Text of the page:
OP-ED: Lack of Clarity in PMHS Assemblies

Maeve Parmelee, Senior, News Editor

Assemblies at PMHS, while having the best intentions, have been declining in quality as well as substance in recent years. This became evident at the most recent assembly in which most would think the purpose was to discuss hate crimes after the “n” word that had been discovered in one of the boys’ bathrooms in the high school. Instead, the assembly focussed on generalities, often leaving the audience more  confused than informed.

During the 2018-2019 school year, an assembly was given by Assistant District Attorney, Susan Brownbill-Vega to the current sophomores and juniors in an attempt to be proactive about the general rise in hate crimes at high schools in the United States. It was the administration’s goal to curtail the hate-based actions and language that could potentially find their way to PMHS. Despite their best efforts, three hate crimes were reported in the district since the start of the school year. About two weeks after the vandalism of the PMHS bathroom, it was announced that the current freshmen and seniors would have an assembly regarding hate crimes. It seemed like a great idea and a strong step to address a serious issue. Clearly, the students of PMHS needed to be educated on the severity of the action that had taken place and the utter wrongfulness of writing such a foul racial slur anywhere, let alone on school property. However, it was simply a repeat of the assembly that was given to the current sophomores and juniors a year prior nearly verbatim, with little or no focus on the actual incidents that occurred at Pelham since the last, evidently ineffective, assembly.

This wasn’t the administration’s only misstep though. Their second mistake was giving this assembly the day before February break, since many students had started their vacations early. In fact, some students had already left on an administration-sanctioned trip to Italy. So, why would the administration plan, arguably, one of the most important assemblies on a day when a large number of the student body wouldn’t be present? 

This, in itself, would have been a bad call; what made it worse, however, was the content of the assembly itself. District Attorney Brownbill-Vega began by calling on students in the audience to guess what they thought her ethnicity was. Though undoubtedly this was a means of getting students to recognize that hate crimes are not merely perpetuated against people of an actual “protected class” but those whom are perceived to be different, this was an awkward way of doing this. It was at this point when many began to feel uncomfortable. One girl responded that Brownbill-Vega’s ethnicity was “a lawyer,” a humorous response to an extremely uncomfortable question that had a large amount of potentially “wrong” answers. Another quick-thinking answer came from a boy who said “a woman” in response to the same question. At this answer, Brownbill-Vega diverged from the topic of hate crimes into the topic of transgender rights. As she rambled, it quickly became apparent to anyone who was listening that this subject wasn’t her specialty. Senior Julia O’Neil said, ”When she started talking about transgender issues, it seemed out of place and a little misinformed.”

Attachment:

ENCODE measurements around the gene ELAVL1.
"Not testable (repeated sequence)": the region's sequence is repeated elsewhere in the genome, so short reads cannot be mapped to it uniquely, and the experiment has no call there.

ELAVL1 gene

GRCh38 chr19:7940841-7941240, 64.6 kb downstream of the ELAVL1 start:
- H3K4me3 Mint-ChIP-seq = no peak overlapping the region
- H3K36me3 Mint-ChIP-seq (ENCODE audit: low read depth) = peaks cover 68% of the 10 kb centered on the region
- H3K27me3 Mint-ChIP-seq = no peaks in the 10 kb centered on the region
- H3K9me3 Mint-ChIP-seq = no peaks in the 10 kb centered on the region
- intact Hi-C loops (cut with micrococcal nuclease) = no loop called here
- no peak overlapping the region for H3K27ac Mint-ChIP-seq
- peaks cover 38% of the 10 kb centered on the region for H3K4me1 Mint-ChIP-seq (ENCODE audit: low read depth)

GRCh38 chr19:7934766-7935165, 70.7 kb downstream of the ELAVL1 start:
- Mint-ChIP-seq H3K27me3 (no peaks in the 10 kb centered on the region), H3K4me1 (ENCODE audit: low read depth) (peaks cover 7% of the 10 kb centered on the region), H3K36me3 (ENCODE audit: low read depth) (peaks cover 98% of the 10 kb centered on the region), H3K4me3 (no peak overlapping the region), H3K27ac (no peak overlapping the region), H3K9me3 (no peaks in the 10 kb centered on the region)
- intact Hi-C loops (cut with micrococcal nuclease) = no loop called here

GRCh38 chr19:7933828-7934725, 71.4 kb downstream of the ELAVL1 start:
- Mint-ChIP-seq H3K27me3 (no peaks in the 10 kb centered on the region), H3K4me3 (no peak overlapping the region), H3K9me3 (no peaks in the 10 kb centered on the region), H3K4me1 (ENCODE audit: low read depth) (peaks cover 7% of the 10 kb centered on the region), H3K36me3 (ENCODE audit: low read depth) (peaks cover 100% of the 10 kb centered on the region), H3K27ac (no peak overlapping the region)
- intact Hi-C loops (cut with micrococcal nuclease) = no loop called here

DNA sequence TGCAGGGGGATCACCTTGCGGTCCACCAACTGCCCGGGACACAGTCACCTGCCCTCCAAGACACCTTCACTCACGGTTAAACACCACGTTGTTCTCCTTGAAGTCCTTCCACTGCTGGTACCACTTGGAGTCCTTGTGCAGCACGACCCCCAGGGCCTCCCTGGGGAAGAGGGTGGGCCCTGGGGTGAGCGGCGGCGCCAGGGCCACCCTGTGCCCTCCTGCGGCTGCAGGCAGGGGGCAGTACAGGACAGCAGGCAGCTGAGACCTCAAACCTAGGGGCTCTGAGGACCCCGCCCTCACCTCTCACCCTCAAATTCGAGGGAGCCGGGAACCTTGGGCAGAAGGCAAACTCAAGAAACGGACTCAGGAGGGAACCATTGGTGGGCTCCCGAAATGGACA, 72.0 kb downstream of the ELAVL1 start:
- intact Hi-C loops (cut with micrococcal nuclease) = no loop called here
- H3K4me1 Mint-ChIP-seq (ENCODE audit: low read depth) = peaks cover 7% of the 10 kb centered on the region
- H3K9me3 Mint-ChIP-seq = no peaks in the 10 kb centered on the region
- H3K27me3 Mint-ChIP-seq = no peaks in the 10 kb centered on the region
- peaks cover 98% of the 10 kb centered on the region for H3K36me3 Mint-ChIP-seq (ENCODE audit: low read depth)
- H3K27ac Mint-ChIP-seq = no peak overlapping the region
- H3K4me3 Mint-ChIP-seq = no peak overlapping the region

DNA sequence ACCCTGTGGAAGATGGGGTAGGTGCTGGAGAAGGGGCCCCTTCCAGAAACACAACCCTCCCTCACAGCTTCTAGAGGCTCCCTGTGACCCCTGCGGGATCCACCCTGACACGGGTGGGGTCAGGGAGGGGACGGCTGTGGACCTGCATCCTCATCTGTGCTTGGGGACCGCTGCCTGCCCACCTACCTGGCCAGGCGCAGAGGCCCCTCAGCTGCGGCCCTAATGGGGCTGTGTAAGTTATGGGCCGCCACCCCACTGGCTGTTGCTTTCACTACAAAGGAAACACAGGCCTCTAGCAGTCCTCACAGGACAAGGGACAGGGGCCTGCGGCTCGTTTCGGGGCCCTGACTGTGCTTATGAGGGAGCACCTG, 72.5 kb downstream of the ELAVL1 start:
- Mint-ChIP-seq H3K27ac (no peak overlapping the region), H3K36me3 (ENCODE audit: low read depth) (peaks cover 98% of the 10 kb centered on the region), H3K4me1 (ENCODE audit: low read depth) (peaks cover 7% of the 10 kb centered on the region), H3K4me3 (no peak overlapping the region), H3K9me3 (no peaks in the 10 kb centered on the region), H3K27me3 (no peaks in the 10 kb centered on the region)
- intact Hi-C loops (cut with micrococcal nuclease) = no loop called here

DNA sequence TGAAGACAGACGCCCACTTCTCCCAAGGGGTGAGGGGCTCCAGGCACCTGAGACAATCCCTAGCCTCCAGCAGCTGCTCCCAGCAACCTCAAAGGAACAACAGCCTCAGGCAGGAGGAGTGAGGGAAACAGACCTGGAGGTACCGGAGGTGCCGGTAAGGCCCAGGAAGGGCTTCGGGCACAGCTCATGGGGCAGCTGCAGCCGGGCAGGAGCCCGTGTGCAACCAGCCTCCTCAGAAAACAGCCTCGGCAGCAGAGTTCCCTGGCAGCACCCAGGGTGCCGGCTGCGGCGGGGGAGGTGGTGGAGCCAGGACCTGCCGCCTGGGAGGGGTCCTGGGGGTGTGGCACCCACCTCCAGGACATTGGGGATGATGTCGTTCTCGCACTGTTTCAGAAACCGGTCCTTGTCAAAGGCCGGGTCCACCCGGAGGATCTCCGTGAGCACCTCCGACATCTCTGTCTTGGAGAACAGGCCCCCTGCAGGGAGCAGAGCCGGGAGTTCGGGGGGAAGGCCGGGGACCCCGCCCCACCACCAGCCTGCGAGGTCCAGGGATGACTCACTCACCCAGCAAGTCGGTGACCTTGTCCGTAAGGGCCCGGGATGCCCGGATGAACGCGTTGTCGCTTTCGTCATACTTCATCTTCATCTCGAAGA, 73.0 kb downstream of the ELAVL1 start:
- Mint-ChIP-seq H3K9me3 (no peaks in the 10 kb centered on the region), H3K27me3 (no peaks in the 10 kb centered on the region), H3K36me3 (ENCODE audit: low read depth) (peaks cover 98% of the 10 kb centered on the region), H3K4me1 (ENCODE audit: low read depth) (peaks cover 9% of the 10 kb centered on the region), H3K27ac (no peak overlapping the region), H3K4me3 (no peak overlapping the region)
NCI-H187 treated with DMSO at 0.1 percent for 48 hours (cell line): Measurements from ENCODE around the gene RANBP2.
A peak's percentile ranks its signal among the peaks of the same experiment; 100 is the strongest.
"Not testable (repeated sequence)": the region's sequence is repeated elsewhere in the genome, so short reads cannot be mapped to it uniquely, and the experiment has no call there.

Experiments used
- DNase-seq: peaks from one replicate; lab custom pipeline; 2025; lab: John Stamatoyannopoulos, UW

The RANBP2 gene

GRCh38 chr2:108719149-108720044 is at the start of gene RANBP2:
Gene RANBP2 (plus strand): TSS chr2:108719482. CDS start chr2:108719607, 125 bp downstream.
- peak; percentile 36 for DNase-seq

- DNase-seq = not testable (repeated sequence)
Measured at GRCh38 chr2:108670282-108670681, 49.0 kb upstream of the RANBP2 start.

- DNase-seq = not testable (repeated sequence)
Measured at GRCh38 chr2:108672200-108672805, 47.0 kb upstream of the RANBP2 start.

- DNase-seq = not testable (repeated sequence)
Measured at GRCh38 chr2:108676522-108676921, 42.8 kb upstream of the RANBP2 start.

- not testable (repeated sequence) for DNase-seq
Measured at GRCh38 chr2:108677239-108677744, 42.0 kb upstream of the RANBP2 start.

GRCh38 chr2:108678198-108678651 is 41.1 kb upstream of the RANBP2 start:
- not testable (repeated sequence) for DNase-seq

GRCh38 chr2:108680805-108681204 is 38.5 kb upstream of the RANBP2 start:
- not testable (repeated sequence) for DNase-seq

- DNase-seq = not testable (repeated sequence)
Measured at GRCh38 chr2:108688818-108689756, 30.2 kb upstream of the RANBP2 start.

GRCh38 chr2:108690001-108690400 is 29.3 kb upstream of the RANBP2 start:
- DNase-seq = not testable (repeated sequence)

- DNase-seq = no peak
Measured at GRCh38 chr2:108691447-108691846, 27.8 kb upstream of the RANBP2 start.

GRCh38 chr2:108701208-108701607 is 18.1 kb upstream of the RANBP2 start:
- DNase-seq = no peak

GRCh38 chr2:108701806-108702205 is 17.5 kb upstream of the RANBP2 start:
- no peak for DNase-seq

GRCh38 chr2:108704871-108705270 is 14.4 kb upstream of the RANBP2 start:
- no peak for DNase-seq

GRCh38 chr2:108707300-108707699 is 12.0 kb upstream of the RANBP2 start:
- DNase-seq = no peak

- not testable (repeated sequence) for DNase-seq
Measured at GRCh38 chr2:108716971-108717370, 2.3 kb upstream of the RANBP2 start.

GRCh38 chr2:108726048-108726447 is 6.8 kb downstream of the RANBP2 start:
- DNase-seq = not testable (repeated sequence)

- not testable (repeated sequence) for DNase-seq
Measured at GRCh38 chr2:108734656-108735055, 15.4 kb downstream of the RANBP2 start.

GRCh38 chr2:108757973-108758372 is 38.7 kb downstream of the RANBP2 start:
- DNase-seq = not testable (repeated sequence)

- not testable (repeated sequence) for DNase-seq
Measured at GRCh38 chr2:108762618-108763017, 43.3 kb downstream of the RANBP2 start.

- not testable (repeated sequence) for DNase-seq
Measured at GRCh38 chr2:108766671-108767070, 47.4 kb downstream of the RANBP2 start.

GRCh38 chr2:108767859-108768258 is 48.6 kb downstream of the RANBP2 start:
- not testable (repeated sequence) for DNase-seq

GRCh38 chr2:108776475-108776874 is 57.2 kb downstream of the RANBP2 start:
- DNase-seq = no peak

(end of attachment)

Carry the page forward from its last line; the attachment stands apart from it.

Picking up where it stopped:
Brownbill-Vega continued calling on students, often responding to their answers with a sardonic laugh. Mocking one’s audience is probably not the best method of informing or persuading.  It seemed as though Brownbill-Vega wasn’t even using the PowerPoint that she had prepared as she randomly flipped back and forth between the slides and didn’t ever reference them and her words seemed to lack any and all substance. Brownbill-Vega gave the audience scenarios of potential hate crimes and had us guess whether or not we thought they were considered hate crimes. Examples that seemed ridiculous continued to pop up, none of which had anything to do with the actual hate crimes that had occurred in our district. Even after attempting to guess whether or not the scenarios were considered a hate crime, she failed to coherently explain the reasoning behind the answer. O’Neil said, “I think the assembly really missed the mark. Talking about if hate is considered a hate crime isn’t the best way to go about it—the most informative assembly would inform students on the history of these words or terms and how hurtful they can be.” Many came out of the assembly more confused than when they came into the auditorium. 

This assembly had a lot of potential to take the right step in addressing the slur that was written in the bathroom, however it failed to do so. When addressing serious issues that need to be discussed, perhaps the administration needs to follow the same procedures it asks of its students: draft a presentation, proofread and revise it, and make sure the final draft is effective in accomplishing the goal it sets out to do!